Email 37

In Genesis 9:5
Why are the animals included?

Genesis 9:22-27
Why was Ham cursed so harshley?

Shalom, Sharon

Dear Sharon,

Gen 9:5 “And surely your blood of your lives will I require; at the hand of every beast will I require it, and at the hand of man; at the hand of every man’s brother 8will I require the life of man.”

“Why are the animals included?”

This verse upholds the sacredness of life. It does not prohibit capital punishment for premeditated murder. but it places a limitation on humanity to take life. YHVH Elohim’s Torah tells us that human life belongs only to Him. The term “of every beast” means that beasts too are forbidden to kill people, and if they do, they will be killed through Divine means. Further, it condemns suicide, and YHVH will require an accounting from everyone who kills themselves, for only G-d has the right to end life. The emphasis is that G-d will not permit the taking of life to go unpunished. The murderer will be hunted down by man or wild beast; ultimately G-d Himself will bring about judgment upon anyone taking innocent life. It also incorporates the possibility of someone killing another human accidentally or unintentionally, but who merits a degree of punishment because of carelessness or because they did not exercise the proper vigilance. Whenever life is taken G-d will inflict whatever punishment is merited according to the degree of the crime or carelessness that led to the death. It might even mean that a killer may be killed by a wild beast.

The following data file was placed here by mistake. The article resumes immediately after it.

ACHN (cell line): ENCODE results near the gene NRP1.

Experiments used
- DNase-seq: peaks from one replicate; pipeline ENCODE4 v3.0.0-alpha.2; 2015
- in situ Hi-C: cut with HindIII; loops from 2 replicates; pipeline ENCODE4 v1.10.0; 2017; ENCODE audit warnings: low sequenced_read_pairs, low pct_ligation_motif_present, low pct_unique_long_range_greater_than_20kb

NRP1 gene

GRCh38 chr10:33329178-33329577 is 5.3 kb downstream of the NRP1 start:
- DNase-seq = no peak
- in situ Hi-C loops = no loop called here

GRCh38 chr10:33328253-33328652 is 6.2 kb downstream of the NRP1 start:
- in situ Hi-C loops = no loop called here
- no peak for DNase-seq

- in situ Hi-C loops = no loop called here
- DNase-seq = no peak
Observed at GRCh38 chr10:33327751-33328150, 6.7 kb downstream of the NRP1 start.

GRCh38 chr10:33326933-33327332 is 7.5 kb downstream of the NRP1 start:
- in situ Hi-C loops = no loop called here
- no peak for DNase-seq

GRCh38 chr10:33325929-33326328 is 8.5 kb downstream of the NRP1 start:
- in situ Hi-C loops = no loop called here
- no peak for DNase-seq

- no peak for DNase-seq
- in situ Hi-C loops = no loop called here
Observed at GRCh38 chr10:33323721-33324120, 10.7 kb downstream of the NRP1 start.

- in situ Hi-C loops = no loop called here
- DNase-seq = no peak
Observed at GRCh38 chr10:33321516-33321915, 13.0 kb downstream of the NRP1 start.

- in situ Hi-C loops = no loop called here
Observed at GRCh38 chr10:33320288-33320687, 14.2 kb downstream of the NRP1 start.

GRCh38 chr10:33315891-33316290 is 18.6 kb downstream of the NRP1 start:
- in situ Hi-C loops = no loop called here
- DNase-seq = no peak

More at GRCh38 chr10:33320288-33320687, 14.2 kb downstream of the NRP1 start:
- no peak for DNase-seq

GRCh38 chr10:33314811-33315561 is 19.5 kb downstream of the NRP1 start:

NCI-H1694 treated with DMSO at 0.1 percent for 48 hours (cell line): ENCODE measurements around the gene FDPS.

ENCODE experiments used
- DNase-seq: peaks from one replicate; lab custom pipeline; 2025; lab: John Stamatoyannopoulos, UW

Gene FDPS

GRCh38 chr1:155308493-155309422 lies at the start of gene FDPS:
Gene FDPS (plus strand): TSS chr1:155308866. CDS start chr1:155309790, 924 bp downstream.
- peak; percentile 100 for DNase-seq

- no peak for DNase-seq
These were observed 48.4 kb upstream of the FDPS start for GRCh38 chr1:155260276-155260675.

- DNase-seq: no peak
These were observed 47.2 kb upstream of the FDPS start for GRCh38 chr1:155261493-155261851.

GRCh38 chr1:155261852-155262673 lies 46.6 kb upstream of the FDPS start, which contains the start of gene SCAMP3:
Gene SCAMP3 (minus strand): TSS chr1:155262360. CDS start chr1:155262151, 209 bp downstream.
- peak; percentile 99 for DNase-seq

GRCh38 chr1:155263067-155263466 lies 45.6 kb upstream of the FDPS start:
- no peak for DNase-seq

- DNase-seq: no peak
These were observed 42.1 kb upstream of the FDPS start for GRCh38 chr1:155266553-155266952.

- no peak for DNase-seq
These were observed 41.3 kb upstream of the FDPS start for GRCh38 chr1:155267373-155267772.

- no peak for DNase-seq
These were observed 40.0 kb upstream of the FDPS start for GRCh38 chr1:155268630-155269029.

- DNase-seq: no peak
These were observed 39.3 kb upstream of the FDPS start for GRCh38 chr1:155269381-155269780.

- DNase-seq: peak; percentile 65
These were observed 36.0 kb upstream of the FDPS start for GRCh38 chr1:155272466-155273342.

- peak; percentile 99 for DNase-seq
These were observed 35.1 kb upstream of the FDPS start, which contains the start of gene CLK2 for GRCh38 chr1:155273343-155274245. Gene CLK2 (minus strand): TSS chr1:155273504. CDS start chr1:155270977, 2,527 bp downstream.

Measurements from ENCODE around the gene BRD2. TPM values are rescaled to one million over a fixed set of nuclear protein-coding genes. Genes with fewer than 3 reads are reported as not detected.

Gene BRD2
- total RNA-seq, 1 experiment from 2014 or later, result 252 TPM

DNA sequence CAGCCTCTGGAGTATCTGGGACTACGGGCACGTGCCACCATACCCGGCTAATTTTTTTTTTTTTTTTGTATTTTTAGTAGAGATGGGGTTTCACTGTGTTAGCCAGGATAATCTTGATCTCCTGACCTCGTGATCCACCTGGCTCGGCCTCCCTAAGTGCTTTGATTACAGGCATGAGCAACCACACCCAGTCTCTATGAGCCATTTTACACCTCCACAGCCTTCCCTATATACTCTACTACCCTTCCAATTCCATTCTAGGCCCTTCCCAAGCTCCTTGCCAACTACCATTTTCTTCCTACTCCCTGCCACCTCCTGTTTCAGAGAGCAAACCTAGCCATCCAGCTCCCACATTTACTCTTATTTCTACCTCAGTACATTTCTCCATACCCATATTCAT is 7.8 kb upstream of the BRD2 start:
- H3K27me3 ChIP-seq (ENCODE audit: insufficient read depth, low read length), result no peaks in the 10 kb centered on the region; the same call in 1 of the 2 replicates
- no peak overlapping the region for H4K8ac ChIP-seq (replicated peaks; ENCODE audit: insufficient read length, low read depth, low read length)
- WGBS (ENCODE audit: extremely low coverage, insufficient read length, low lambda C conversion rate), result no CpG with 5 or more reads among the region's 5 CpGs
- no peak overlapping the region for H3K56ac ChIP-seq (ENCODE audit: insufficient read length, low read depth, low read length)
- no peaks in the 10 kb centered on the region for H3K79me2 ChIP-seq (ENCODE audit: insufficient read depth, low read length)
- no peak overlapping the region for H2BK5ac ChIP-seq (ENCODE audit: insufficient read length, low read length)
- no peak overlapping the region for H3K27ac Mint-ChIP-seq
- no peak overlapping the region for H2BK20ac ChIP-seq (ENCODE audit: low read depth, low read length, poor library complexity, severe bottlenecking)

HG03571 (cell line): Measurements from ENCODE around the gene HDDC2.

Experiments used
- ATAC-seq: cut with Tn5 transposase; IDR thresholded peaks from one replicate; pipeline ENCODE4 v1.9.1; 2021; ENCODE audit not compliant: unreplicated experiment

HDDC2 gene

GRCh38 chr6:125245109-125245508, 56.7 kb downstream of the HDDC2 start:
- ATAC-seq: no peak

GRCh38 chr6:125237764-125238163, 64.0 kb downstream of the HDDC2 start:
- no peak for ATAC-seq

Gen: 9:22-27 Below. “Why was Ham cursed so harshly?

This is explained by a Midrash. In other words we must look beyond the literal. In the preceding verse we see that Noah debased himself by planting a vineyard before any other trees. His craving for wine and his resultant drunkenness was due to this sinful craving. Wine is not forbidden, but overindulgence is. The plain meaning of verse 22 is Ham “saw ” but many commentators try to make more of it than that by supplying or interpreting the Hebrew word ” ra’aw” as “uncovered” , which implies Ham had homosexual intercourse with his father. This is incorrect. The sense of the passage is that in Noah’s intoxicated state he became uncovered and Ham gazed at him disrespectfully. Some Jewish rabbis interpret the Hebrew word translated “nakedness” as “shame.” Noah lay in shame, and Ham enjoyed the sight of his father’s dishevelment and shame. Ham’s actions speak for themselves for unlike his brothers who showed respect and honor when they gazed upon their father’s indignity averting their eyes and covering Noah, he instead ran derisively to tell his brothers. Ham’s actions are a direct violation of the commandment to “Honor your father and mother,” and this is why Ham was cursed so harshley as an object lesson for all of us. In Messianic Judaism or traditional Judaism we are not to harshly treat our parents, condemn, subject them to ridicule or indignities even if they are wrong in their actions. We must always give them respect and honor .

Shalom v’brachas, Rabbi Davis (R. Milchamah b. David)